The gang members, who struck 30 times in 16 months across the Midlands and beyond, are serving combined jail terms of more than 32 years but have only been ordered to pay back cash worth around 10 per cent of their ill-gotten gains.
Police will also sell off luxury cars, clothes and designer watches seized from some of the gang members to recuperate the stolen money, around £126,000 of which will be paid back to the crooks' final victim Tesco.
Ringleader Noel Reilly, from Walsall but most recently based in Birmingham, was judged to have made the most from the raids - nearly £1.3 million - and ordered to repay just under £200,000. However he was only told to pay around £65,000 in cash, with the rest said to be tied up in his assets.
Judge Anthony Lowe also allowed Reilly's personal number plate to be taken off one of the seized cars and returned to him.
Martin Steadman and Martin Stubbs, both from Wolverhampton, were deemed by the court to have made more than £1.2 million but told to repay just £10 and £74,000 respectively.
The two other members of the gang locked up over the raids were judged to have made far less than the others.
Mohammed Maneer Khan, from Wolverhampton, was ordered to pay back £3,000 of the £362,700 he was deemed to have made, while Marcus Burton, from Birmingham, was told to pay just £10 of his £231,488 worth of stolen cash after being judged to have no assets.
Burton sniggered when the order was made back in 2019.
The detective in charge of the investigation vowed to "relentlessly pursue" the gang for the rest of the money they stole across 14 counties from June 2017 until September 2018.
Detective Chief Inspector Gavin Kinrade, of West Mercia Police's Serious and Organised Crime Unit, said: “Our pursuit of those involved in organised crime does not stop when they are sentenced.
"This series of confiscation hearings demonstrates that we will continue to relentlessly pursue those involved in organised crime to strip them of their assets. That includes literally taking the designer shoes off their feet and the designer shirts off their backs.”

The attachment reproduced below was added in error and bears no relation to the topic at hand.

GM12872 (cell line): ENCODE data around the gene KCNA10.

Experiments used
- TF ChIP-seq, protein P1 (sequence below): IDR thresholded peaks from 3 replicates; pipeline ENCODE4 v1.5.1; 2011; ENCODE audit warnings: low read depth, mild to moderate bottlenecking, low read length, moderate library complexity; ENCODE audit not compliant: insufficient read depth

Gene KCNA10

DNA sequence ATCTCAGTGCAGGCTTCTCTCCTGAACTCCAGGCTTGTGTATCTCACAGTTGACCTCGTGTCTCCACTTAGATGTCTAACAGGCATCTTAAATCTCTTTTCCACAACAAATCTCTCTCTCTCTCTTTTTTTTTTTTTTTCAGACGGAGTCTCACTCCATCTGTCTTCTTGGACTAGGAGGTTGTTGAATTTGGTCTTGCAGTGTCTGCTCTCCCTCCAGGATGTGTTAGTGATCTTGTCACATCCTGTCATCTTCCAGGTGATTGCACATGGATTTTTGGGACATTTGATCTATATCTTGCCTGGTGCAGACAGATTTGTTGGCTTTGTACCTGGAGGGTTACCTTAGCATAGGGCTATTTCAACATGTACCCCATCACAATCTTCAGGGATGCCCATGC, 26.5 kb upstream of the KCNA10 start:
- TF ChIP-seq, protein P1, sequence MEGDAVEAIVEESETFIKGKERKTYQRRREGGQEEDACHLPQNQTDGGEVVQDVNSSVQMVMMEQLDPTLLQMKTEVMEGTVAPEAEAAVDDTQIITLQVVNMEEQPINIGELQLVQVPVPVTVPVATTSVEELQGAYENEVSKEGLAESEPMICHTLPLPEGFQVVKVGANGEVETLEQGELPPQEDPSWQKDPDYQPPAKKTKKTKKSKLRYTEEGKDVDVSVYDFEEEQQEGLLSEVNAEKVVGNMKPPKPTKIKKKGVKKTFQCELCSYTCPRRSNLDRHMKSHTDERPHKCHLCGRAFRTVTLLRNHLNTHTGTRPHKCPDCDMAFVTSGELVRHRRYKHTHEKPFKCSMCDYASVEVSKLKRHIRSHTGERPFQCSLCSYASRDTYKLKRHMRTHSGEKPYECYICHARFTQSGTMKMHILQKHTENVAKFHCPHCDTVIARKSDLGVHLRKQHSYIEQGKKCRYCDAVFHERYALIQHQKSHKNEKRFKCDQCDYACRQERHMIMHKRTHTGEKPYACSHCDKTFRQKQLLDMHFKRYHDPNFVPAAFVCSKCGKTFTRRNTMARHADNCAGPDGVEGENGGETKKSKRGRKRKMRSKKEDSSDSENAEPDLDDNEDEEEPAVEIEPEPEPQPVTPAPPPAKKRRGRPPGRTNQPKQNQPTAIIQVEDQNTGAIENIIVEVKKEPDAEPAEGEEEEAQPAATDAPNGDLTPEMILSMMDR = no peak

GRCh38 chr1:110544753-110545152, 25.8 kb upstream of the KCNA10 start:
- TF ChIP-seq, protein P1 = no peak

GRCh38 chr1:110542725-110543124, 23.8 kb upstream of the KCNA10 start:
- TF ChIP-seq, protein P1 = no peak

“Whilst we have recovered a large amount of cash and valuables the public can be assured that we will relentlessly pursue the gang members for the outstanding money.
"The outstanding benefit figures are a debt for life and we will revisit these orders on a regular basis as part of our management of organised crime gang members.”
“Organised crime blights our communities and will continue to be a priority for our force. "
The spate of incidents initially involved break-ins at Albrighton and Newport fire stations in Shropshire in the summer of 2017, when equipment that was supposed to be used to save lives was snatched for use in the crimes.
Then the gang struck at The Co-op in Ludlow, Shropshire, where more than £115,000 was stolen.
There were subsequent thefts including at Crossgates Service Station, in Llandrindod Wells, Powys, and at Tesco Express in Whitchurch where they took more than £50,000.
In total the gang raked in about £1,163,450 and caused £201,365 damage in just 23 of the 30 burglaries carried out from June 2017 to September 2018.
The conspiracy was finally uncovered after officers put Stubbs under surveillance and the unit was able to link his movements with potential burglaries and his links with the other defendants.
Reilly, 40, of Weoley Castle, Birmingham, and Steadman, 36, of Luce Road, Low Hill, Wolverhampton, were both jailed for seven-and-a-half years.
Stubbs, 32, of Asheridge Close, Wednesfield, was jailed for six years and eight months.
Khan, of Great Hampton Street, Whitmore Reans, Wolverhampton, was sentenced to four years and 10 months.
Marcus Burton, 34, of Hollywood also Birmingham was jailed for five years and 10 months.
Anyone with information should phone Crimestoppers on 0800 555 111.